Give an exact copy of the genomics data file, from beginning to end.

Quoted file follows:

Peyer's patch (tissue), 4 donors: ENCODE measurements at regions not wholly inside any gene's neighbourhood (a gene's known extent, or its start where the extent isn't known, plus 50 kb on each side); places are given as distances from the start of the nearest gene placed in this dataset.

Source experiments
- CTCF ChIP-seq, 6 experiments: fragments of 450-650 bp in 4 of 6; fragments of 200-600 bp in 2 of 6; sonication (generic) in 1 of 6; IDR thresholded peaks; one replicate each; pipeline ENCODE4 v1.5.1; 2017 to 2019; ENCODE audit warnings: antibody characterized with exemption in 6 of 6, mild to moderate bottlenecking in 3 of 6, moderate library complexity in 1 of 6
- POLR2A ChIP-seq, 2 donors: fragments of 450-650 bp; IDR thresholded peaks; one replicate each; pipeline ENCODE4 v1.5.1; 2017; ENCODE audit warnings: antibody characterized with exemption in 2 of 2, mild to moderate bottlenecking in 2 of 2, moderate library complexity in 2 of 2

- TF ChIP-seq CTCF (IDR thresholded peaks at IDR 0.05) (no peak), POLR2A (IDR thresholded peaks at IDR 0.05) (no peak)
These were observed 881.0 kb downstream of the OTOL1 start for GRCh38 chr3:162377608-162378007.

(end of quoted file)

Peyer's patch (tissue), 4 donors: ENCODE measurements at regions not wholly inside any gene's neighbourhood (a gene's known extent, or its start where the extent isn't known, plus 50 kb on each side); places are given as distances from the start of the nearest gene placed in this dataset.

Source experiments
- CTCF ChIP-seq, 6 experiments: fragments of 450-650 bp in 4 of 6; fragments of 200-600 bp in 2 of 6; sonication (generic) in 1 of 6; IDR thresholded peaks; one replicate each; pipeline ENCODE4 v1.5.1; 2017 to 2019; ENCODE audit warnings: antibody characterized with exemption in 6 of 6, mild to moderate bottlenecking in 3 of 6, moderate library complexity in 1 of 6
- POLR2A ChIP-seq, 2 donors: fragments of 450-650 bp; IDR thresholded peaks; one replicate each; pipeline ENCODE4 v1.5.1; 2017; ENCODE audit warnings: antibody characterized with exemption in 2 of 2, mild to moderate bottlenecking in 2 of 2, moderate library complexity in 2 of 2

- TF ChIP-seq CTCF (IDR thresholded peaks at IDR 0.05) (no peak), POLR2A (IDR thresholded peaks at IDR 0.05) (no peak)
These were observed 881.0 kb downstream of the OTOL1 start for GRCh38 chr3:162377608-162378007.